Women in Science Fiction Week: ‘Splice’: Womb Horror and the Mother Scientist

Guest post written by Mychael Blinde.
NSFW | Trigger warning for survivors of sexual assault
Warning: Spoilers abound!!
Splice explores gendered body horror at the locus of the womb, reveling in the horror of procreation. It touches on themes of bestiality, incest, and rape. It’s also a movie about being a mom.
Though it received somewhat lackluster reviews, I encourage anyone interested in feminism and film to give Vincenzo Natali’s sci-fi body horror film a try. Splice features female characters who are intelligent, emotionally complex, and incontrol. They’re not perfect, but they are three dimensional characters whose decisions drive the story. (One of them morphs into a male, but we’ll get to that.)
Splice asks a lot of questions about the terms and conditions of conception, gestation, birth,and motherhood, all without stabbing the viewer in the eye with reductive answers.
It also features some campy moments. Hipster scientists shout things like “It was the only way!” Academy Award winning actor Adrien Brody expresses his frustration by throwing down not just his jacket, but his scarf as well!
If you can stomach the juxtaposition of big thinky concepts and stilted clichéd dialogue, you will find Splice a thoroughly enjoyable mindfuck of a film.
Elsa Kast (Sarah Polley) and Clive Nicoli (Brody), long-term partners in romance and biochemistry, have developed a method to splice the DNA from various animals together to create hybrid creatures.
Viewers are actually birthed into the film from the perspective of Fred, the couple’s latest scientific endeavor, a male companion to their first hybrid, Ginger.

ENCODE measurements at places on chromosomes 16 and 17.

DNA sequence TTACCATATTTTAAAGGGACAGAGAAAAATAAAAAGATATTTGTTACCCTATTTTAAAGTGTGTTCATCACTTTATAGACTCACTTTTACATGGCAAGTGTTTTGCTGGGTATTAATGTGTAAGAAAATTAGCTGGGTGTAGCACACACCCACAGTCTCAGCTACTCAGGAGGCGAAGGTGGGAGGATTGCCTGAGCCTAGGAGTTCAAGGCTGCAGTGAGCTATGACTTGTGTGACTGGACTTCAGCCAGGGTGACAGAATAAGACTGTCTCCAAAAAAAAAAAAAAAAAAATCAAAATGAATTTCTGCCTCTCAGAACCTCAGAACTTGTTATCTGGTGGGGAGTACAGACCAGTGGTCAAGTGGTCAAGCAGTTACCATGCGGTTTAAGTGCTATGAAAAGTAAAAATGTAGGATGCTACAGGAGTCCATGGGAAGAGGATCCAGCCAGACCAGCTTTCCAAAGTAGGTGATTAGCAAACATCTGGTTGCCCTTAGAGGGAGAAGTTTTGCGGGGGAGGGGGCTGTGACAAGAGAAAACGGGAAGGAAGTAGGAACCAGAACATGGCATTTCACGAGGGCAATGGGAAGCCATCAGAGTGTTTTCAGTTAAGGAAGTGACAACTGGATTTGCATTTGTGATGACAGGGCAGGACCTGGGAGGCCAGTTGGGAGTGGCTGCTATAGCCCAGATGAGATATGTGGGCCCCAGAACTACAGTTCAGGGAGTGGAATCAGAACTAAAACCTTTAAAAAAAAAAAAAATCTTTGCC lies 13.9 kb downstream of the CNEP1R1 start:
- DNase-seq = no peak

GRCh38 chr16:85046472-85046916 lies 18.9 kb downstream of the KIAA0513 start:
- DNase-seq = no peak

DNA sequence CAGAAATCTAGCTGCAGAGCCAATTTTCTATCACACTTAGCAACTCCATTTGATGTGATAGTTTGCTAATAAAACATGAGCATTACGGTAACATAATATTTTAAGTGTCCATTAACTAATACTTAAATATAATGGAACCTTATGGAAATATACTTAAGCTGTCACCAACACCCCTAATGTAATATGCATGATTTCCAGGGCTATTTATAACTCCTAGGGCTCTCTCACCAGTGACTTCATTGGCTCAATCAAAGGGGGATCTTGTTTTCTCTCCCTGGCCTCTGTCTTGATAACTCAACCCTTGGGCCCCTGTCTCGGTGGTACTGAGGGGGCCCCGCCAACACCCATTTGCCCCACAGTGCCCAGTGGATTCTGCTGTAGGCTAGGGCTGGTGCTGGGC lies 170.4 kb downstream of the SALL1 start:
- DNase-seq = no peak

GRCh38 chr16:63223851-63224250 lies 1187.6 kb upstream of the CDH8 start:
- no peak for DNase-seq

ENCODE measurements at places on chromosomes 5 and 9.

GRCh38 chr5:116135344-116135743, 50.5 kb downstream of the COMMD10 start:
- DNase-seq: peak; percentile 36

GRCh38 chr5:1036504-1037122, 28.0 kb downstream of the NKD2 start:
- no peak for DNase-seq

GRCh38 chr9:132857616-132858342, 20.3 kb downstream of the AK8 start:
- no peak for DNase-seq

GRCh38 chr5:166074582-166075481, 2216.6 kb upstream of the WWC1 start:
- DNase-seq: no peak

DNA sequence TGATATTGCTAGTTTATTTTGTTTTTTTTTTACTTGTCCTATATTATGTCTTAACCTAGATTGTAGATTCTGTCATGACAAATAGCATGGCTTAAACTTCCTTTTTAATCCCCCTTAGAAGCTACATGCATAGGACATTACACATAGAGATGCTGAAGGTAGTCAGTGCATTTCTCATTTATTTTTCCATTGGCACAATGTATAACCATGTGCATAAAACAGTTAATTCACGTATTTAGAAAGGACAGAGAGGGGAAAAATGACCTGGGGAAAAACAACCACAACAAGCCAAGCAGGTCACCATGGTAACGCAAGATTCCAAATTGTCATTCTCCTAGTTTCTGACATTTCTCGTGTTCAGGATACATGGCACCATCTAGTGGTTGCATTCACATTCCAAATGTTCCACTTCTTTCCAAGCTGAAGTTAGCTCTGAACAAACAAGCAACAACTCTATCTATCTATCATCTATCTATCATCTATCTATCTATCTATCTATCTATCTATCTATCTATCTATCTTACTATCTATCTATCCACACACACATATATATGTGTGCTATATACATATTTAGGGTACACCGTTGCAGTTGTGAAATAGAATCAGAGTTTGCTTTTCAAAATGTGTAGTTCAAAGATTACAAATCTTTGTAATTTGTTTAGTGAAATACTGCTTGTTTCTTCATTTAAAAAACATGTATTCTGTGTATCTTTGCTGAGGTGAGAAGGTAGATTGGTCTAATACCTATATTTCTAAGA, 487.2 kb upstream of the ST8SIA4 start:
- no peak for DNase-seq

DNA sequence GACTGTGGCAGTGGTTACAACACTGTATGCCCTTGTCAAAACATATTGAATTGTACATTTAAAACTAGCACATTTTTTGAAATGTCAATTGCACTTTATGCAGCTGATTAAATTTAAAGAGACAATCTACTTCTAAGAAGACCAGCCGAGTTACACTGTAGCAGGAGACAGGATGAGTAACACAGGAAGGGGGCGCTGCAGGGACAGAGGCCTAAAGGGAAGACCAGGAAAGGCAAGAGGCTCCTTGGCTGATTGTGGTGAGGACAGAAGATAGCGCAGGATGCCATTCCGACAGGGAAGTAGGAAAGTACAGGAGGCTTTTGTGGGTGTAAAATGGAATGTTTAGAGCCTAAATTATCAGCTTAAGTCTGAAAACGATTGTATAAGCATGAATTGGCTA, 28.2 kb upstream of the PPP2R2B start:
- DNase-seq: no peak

Elsa and Clive aspire to splice human DNA to develop cures for genetic diseases, but the pharmaceutical company funding their research puts a halt on all splicing until the duo can synthesize the medicinal protein necessary to create a commercially viable lifestock drug.
Newstead Pharma’s financial interests are represented by Joan Chorot (Simona Maicanescu), who insists Elsa and Clive begin “Phase Two: The product stage.”
Joan Chorot (Simona Maicanescu) in Splice
Joan doesn’t get a lot of screen time, but her brief appearances are a pleasure to watch. She’s articulate and always in control. It’s awesome to see a woman kicking ass in the role of the money-grubbing corporation, and Joan is a stellar example of how to do it right.
After their splicing research is shut down, Clive suggests they quit, but Elsa convinces Clive to proceed with the human splicing and to generate an embryo.
Clive Nicoli (Adrien Brody) and Elsa Kast (Sarah Polley) in Splice
In both the romantic and the professional relationship between Clive and Elsa (and this is a movie very much interested in the conflation of work and sex), Elsa is in charge.
Over and over, Elsa insists that they take the next step. She is the opposite of what I call the Male Protagonist’s Girlfriend — a  pretty lady bystander who supplements the male protagonist’s story arc.